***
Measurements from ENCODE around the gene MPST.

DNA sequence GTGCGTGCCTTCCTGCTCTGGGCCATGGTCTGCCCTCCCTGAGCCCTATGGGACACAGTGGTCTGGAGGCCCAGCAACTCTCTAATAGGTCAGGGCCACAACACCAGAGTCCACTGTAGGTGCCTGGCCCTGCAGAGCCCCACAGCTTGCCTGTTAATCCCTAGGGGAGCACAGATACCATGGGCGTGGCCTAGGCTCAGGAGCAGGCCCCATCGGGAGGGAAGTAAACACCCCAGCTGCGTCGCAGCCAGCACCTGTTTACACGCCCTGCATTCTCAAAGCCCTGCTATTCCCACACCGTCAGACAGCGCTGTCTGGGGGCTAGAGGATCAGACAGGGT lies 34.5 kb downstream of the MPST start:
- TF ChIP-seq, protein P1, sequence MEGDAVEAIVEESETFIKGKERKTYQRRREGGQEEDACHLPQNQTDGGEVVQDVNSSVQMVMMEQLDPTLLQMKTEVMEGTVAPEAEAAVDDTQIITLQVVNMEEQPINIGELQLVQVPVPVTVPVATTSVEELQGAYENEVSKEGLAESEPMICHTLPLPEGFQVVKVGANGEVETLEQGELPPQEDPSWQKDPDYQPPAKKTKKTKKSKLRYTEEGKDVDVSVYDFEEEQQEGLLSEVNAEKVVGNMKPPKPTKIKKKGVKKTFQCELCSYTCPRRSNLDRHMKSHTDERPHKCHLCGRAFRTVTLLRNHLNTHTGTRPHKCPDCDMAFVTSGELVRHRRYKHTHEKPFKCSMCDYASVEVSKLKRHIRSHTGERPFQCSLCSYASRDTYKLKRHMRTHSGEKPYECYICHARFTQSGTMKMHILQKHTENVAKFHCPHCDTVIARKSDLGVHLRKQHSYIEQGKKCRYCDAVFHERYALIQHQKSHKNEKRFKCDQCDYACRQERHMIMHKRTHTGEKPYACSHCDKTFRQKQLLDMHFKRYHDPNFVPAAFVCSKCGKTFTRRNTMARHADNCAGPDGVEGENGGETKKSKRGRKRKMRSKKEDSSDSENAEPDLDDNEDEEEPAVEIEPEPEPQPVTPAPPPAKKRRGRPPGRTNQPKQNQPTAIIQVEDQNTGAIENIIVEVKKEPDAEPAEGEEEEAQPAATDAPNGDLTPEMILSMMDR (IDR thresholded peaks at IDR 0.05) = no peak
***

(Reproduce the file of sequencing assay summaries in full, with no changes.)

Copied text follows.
Measurements from ENCODE around the gene MPST.

DNA sequence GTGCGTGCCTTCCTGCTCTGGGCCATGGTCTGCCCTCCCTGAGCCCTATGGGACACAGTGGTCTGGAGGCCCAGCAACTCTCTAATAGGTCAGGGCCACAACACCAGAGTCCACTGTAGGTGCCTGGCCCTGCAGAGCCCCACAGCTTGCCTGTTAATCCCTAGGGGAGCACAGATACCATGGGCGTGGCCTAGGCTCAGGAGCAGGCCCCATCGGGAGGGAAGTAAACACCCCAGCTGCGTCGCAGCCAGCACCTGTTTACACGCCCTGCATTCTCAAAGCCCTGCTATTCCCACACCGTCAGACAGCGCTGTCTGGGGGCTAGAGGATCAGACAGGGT lies 34.5 kb downstream of the MPST start:
- TF ChIP-seq, protein P1, sequence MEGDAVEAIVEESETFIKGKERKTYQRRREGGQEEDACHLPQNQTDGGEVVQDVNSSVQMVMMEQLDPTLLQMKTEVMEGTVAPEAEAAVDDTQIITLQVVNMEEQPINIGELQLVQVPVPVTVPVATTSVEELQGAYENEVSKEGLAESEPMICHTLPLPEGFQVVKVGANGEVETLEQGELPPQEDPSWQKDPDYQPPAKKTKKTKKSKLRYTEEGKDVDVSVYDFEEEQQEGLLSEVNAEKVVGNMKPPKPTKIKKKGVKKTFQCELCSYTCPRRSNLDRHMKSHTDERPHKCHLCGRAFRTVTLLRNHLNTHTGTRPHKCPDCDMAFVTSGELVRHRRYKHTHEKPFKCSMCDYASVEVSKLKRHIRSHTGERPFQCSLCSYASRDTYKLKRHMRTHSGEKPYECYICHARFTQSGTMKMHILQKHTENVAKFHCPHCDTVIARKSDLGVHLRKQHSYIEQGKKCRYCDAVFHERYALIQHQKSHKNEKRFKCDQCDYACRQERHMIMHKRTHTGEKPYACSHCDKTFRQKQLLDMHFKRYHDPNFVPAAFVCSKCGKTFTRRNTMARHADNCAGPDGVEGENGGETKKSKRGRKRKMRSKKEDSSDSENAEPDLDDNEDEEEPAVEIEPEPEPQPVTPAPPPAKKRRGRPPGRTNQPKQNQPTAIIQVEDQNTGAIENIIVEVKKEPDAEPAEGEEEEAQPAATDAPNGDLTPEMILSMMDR (IDR thresholded peaks at IDR 0.05) = no peak